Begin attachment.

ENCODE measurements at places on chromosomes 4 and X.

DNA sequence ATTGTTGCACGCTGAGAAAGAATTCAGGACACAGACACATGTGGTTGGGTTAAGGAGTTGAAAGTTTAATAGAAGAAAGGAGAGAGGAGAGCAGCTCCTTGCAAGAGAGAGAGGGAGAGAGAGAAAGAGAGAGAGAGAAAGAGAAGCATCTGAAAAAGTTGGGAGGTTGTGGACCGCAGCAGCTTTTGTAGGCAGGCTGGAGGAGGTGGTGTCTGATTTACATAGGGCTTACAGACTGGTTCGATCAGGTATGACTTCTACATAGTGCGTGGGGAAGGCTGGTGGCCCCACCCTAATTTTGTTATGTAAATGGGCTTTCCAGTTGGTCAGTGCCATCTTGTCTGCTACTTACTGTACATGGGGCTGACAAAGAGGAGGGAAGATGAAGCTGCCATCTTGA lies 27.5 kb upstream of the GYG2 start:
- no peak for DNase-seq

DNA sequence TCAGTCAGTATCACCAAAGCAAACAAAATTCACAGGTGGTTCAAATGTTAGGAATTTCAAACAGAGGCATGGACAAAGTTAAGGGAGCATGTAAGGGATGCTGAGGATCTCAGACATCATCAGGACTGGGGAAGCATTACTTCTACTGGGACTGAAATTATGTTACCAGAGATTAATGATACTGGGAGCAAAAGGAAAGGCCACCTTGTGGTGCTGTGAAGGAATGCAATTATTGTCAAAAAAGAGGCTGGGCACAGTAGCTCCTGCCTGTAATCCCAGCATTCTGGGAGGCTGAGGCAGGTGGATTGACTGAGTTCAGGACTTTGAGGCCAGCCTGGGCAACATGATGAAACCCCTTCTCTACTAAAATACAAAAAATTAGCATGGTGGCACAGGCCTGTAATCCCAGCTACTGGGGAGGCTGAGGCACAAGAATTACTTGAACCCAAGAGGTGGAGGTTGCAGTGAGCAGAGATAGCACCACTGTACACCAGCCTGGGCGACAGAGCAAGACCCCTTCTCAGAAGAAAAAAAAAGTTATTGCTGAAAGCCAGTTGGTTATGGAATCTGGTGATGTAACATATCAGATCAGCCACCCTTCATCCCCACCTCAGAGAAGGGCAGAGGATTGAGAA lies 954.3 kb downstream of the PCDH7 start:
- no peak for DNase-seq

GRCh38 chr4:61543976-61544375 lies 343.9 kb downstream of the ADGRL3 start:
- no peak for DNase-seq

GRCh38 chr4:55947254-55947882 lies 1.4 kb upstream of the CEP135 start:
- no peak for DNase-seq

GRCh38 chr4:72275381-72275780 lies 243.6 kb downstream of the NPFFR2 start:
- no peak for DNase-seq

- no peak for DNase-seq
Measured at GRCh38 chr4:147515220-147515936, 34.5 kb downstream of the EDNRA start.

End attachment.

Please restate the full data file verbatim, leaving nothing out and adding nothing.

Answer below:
ENCODE measurements at places on chromosomes 4 and X.

DNA sequence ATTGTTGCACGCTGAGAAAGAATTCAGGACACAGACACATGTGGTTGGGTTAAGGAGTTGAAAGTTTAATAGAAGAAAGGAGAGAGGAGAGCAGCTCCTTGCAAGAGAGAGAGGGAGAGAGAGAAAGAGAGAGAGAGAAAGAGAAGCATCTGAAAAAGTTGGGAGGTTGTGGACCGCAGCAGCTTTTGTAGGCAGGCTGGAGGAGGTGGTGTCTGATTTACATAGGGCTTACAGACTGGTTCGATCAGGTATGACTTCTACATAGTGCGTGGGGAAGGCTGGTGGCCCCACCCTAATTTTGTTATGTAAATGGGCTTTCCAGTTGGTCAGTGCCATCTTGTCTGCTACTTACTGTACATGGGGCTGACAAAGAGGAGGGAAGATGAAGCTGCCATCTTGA lies 27.5 kb upstream of the GYG2 start:
- no peak for DNase-seq

DNA sequence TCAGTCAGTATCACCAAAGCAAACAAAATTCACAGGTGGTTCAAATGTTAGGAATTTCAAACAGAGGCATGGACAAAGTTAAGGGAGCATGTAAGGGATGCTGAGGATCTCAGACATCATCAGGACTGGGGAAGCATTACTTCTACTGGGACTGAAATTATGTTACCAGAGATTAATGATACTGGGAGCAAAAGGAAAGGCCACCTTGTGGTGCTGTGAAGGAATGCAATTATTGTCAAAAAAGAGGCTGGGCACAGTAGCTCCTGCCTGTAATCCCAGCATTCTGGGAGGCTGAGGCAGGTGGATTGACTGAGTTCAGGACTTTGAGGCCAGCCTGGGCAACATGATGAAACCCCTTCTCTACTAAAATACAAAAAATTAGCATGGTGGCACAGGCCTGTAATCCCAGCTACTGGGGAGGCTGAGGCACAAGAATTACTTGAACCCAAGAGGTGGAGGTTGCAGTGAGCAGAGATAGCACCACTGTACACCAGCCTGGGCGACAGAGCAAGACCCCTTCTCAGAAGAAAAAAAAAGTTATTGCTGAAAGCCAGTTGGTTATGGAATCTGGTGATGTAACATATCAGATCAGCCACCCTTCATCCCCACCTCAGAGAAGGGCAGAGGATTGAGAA lies 954.3 kb downstream of the PCDH7 start:
- no peak for DNase-seq

GRCh38 chr4:61543976-61544375 lies 343.9 kb downstream of the ADGRL3 start:
- no peak for DNase-seq

GRCh38 chr4:55947254-55947882 lies 1.4 kb upstream of the CEP135 start:
- no peak for DNase-seq

GRCh38 chr4:72275381-72275780 lies 243.6 kb downstream of the NPFFR2 start:
- no peak for DNase-seq

- no peak for DNase-seq
Measured at GRCh38 chr4:147515220-147515936, 34.5 kb downstream of the EDNRA start.